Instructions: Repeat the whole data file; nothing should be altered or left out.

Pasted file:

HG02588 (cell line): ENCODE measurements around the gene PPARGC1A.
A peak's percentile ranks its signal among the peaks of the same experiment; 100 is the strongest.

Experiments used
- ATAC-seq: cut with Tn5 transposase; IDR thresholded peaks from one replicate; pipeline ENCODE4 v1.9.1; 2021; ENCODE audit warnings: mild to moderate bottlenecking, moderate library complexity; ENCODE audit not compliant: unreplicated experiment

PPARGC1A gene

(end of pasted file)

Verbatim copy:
HG02588 (cell line): ENCODE measurements around the gene PPARGC1A.
A peak's percentile ranks its signal among the peaks of the same experiment; 100 is the strongest.

Experiments used
- ATAC-seq: cut with Tn5 transposase; IDR thresholded peaks from one replicate; pipeline ENCODE4 v1.9.1; 2021; ENCODE audit warnings: mild to moderate bottlenecking, moderate library complexity; ENCODE audit not compliant: unreplicated experiment

PPARGC1A gene